Parliamentary elections in France 2022

Article

July 5, 2022

Parliamentary elections were held in France on 12 and 19 June 2022, to elect the 577 members of the 16th National Assembly of the Fifth French Republic. The election followed the French presidential election of 2022, held in April 2022, in which Emmanuel Macron defeated Rassemblement National's Marine Le Pen in the second round, for a second term. Between the presidential and parliamentary elections, the candidate who came in third in the presidential election, the indomitable French (LFI) Jean-Luc Mélenchon, called on the French to elect him prime minister of France through cohabitation. In the weeks that followed, he took the initiative to form the electoral coalition Nouvelle Union populaire écologique et sociale (NUPES), which brought together the LFI and other left-wing parties, such as the traditional Socialist Party, Europe Écologie Les Verts and the French Communist Party. The various parties that made up the parliamentary majority, namely La République En Marche !, the Democratic movement, Agir and Horizons, also regrouped into an electoral coalition under the name Ensemble (Together). In the run-up to the parliamentary elections, the NUPES, the Ensemble, the Republicans and the Rassemblement National were the parties or coalitions that could expect significant support. The first round of elections was characterized by a record low turnout: 52% stayed at home from the polls. There was also a dead race between NUPES and Ensemble. Turnout was even lower in the second round, but still higher than in 2017. The Ensemble remained the National Assembly's largest political force with 245 seats, but lost its absolute majority. NUPES received between 131 and 150 seats, depending on whether it counts members from overseas territories or not, thus doubling the number of seats, mainly due to strong results in metropolitan areas. Rassemblement National increased by 81 seats, to 89 seats, and harvested large successes mainly in rural departments. The Republicans won 64 seats, and thus lost half of their seats compared to 2017. Thus, they became the opposition's third largest political force, and gained a potential role as wave leader through it. The right-liberal UDI was almost wiped out, taking home three seats. For the first time since the 1988 parliamentary elections, the president-elect received only a relative majority in the National Assembly. It is also the first time this has happened, since the term of office was shortened to five in 2000. In this way, the 60th National Assembly is one of the most polarized and fragmented in the Fifth Republic. Political commentators understand the result as a dissatisfaction with Emmanuel Macron and a risk of great political instability and institutional blockades. At the same time, the different political forces that are elected are very different, which can make it difficult to reach agreements between the different parties.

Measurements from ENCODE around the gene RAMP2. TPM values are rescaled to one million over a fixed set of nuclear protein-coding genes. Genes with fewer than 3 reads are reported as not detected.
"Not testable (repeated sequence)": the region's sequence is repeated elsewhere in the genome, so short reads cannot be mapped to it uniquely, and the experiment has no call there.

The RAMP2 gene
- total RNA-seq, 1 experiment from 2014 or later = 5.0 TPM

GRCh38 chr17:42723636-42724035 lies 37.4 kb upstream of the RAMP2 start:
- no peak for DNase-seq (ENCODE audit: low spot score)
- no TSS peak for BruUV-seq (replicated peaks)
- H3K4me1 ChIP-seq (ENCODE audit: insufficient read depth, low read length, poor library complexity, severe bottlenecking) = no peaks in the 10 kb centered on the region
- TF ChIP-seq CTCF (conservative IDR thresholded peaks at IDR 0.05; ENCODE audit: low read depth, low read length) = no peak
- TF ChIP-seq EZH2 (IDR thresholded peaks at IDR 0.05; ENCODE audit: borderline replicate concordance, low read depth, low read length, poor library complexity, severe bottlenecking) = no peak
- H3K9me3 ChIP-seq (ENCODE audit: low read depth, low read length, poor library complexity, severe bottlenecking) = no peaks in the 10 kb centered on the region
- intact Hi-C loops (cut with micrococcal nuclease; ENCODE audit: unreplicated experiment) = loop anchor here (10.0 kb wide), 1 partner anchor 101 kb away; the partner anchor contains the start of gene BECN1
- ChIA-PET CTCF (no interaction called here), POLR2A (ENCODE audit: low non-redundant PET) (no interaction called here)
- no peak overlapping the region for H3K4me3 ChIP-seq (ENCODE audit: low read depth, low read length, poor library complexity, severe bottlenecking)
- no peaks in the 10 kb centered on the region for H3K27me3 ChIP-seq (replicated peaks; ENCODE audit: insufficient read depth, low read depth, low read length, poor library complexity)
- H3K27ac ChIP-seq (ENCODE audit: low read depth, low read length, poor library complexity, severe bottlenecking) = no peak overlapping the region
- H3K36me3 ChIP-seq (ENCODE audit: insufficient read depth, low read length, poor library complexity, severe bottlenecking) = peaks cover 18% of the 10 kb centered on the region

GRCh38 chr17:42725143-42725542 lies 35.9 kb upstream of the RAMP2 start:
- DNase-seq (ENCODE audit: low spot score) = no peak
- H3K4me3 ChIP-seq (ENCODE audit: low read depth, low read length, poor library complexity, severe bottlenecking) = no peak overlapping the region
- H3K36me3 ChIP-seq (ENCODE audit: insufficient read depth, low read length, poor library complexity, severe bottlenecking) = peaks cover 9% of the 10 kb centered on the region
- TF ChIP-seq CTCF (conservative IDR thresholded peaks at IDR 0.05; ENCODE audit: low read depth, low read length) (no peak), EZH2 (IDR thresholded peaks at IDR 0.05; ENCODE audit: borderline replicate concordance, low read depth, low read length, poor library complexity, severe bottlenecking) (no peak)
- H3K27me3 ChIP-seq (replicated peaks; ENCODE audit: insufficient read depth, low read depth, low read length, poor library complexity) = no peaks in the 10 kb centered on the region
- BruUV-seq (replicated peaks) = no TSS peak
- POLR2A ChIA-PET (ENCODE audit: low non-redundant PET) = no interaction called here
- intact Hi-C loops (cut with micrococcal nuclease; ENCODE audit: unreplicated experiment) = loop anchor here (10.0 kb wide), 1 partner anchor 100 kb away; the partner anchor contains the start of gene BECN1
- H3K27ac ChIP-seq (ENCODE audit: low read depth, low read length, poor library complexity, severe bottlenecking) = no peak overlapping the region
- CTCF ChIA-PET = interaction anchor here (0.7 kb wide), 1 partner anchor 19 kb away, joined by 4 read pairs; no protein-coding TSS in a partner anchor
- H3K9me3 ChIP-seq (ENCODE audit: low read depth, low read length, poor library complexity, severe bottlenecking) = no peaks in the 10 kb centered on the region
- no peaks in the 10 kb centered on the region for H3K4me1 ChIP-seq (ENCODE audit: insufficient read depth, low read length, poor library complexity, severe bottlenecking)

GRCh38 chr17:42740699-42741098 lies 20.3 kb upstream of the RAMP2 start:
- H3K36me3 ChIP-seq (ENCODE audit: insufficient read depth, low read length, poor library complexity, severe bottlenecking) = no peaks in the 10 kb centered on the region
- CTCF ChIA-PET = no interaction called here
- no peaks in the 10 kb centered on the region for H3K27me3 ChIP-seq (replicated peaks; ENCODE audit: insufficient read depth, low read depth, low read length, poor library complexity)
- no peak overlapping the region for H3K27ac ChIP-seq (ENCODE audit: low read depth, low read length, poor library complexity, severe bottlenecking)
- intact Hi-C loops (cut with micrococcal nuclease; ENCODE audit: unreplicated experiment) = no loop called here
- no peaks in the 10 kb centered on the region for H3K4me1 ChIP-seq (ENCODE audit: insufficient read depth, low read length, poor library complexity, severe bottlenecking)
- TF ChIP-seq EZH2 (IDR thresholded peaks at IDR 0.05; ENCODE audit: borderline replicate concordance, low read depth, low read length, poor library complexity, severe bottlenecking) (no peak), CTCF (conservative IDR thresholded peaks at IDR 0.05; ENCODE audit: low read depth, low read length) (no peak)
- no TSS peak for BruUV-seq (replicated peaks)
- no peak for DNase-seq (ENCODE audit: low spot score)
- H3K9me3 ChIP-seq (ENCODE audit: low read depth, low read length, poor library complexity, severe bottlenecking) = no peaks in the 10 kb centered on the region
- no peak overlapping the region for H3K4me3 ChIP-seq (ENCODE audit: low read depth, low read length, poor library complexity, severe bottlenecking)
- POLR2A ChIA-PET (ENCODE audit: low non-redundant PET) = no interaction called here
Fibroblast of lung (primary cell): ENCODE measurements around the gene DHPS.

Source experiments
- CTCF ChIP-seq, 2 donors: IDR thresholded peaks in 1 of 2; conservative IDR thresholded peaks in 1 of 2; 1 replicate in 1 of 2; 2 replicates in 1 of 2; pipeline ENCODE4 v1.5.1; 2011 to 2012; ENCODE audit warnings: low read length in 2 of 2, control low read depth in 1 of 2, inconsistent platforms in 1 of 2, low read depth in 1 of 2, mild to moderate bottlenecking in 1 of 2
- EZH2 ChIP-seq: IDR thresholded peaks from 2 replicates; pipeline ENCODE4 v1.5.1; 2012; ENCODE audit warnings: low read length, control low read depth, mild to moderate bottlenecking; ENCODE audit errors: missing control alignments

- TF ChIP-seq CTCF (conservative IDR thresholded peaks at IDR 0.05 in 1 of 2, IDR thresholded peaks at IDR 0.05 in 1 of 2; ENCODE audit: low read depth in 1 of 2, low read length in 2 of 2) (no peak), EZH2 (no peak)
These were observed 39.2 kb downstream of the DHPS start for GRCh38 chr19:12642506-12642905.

Background

Following the 2017 French parliamentary elections, President Emmanuel Macron's Renaissance party (formerly known as La République En Marche!) And its allies have had a majority in the National Assembly (577 seats). His party group has 308 members. The Democratic Movement (MoDem) has 42 members, and Agir, which was created in November 2017, has 9 members. The French presidential election of 2022 was held on April 10 and 24, 2022. Since no candidate won a majority in the first round, a second round was held, in which Emmanuel Macron defeated Marine Le Pen and was re-elected President of France. Macron, from the center movement La République En Marche! (LREM), defeated Le Pen, leader of the far-right Rassemblement National (RN), already in the 2017 presidential election. In the first round of the 2022 election, Macron took the lead with 27.9% of the vote, while Valérie Pécresse, the Republican candidate, took under 5% of the votes in the first round, the worst result in the history of the party or its Gaullist predecessors. Anne Hidalg